BEST TIME TO GO: May to December is the cool dry season in Quito; more tropical, Guayaquil’s coolest months are June through September
FUN-FACT: There are 13 main islands, plus three smaller ones and over 100 islets in the Galapagos Archipelago; only five are populated—Santa Cruz, San Cristobal, Floreana, Isabela and Baltra
GETTING THERE: Delta flies from Atlanta to Quito
ENTRY DOCUMENTS: Valid passport
CURRENCY: U.S. dollar
MUST-TRY LOCAL FOOD: The coastal region is known for ceviche, a cold concoction of fish, conch and/or shrimp marinated in lime juice and seasonings, while the common highland delicacy is cuy (roast guinea pig)—hard to find in restaurants but a common street food. Llapingachos, delicious potato and cheese patties, are served all over
BEST BUYS: Ecuador is the homeland of the original Panama hat, with Cuenca the traditional center for those “super fino” sombreros. Ortega and Sons is the renowned hat-maker, with shops in Cuenca and Quito
Ecuador made its way onto Lonely Planet’s “Top 10 Countries” picks for 2013, pointing to the great expectations for the new railway network that opens this year. One new track will link the Pacific port of Guayaquil with Quito, Ecuador’s capital sitting nearly two miles high and almost directly on the equator. Actually, Quito also has a brand-new airport, but what’s of newest importance in the capital is what is historic: the gloriously restored Old Town, a UNESCO World Heritage Site. Once the northern capital of the Inca Empire and often called the “Florence of the Americas,” handsome Quito is above all a rich repository of religious art and architecture. The capital’s most impressive treasures are La Compania Church and the San Francisco Cathedral, the first grand spiritual fortresses on the continent. Further proof of Quito’s artistic accomplishments through the ages is on view in the rich collections of the Museo Nacional del Banco Central, while Ecuador’s centuries of artistic excellence are expressed today in its fine traditional crafts—weavings and baskets, pottery and musical instruments—all perfectly highlighted by the Museo Mindalae (and its gift shop). Modern art is no less important. Best known is artist Oswaldo Guayasamin, whose work and personal collection are gathered in the Fundacion Guayasamin and nearby Capilla del Hombre. “New Town” Quito is home to fine restaurants with a passion for Nueva Latina cuisine, as well as many of the city’s biggest and best hotels, plus those in boutique-style such as the modern new Nu House and beautifully renovated Cafe Cultura.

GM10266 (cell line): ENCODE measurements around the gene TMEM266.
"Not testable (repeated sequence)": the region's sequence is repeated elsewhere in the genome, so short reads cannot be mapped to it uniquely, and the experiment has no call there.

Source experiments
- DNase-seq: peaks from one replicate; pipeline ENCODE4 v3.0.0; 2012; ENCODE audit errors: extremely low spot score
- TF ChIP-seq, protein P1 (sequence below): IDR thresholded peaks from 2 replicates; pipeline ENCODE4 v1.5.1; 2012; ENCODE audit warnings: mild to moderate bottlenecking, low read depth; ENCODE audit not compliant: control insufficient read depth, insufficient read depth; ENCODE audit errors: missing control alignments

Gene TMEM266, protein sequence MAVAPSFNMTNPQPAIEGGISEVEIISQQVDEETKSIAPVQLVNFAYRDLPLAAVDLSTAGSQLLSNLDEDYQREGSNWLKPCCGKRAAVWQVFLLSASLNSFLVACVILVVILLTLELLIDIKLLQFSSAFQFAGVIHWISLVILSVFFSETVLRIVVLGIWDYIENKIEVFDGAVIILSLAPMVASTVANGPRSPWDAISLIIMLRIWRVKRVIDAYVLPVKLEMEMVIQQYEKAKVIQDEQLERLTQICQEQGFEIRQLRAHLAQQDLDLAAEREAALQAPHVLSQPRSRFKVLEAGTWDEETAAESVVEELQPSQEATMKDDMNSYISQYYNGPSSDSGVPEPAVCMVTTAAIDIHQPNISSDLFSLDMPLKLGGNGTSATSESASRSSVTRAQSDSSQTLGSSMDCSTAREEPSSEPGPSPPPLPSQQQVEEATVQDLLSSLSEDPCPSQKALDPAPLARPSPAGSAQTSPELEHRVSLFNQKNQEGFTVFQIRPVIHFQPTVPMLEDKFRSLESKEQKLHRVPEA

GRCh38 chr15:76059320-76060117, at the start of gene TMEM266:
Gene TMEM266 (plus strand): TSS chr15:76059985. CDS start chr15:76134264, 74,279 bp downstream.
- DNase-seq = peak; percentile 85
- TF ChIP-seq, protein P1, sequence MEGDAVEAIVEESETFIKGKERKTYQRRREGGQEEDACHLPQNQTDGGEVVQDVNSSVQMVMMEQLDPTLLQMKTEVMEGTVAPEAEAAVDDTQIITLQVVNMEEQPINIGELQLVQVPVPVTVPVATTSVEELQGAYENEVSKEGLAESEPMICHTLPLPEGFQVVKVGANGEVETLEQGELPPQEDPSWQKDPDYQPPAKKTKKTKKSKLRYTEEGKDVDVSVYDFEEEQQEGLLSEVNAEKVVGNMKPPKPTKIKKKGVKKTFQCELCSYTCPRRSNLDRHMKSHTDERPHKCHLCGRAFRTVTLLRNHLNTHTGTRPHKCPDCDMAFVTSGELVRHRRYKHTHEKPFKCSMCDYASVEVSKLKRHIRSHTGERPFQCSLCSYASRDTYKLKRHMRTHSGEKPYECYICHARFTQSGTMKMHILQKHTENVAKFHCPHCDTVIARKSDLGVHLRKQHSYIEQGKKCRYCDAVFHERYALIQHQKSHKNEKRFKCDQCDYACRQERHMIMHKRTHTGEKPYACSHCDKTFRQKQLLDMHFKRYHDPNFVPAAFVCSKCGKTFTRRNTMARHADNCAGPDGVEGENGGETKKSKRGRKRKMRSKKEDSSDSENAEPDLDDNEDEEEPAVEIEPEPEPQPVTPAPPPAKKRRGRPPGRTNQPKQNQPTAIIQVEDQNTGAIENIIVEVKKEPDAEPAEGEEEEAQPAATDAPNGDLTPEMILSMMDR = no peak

From Quito, it is easy to head for the hills: whisking to breathtaking heights on the Teleferico aerial tram, dining or overnighting at Hacienda Rumiloma’s hillside retreat, driving up into the highlands for Indian market days—Otavalo the most famous—and staying in totally enchanting highland inns. Colonial Cuenca, also a UNESCO World Heritage Site, has been charming visitors since the 16th century, and more recent visitors are finding the El Mindo region offers world-class birding, archaeological discovery, great hiking and on its own cloud-forest reserve, the super-luxe new Mashpi Lodge. Of course, it’s common knowledge that Ecuador’s prime attraction is that “holy ground” for nature lovers, the Galapagos Islands.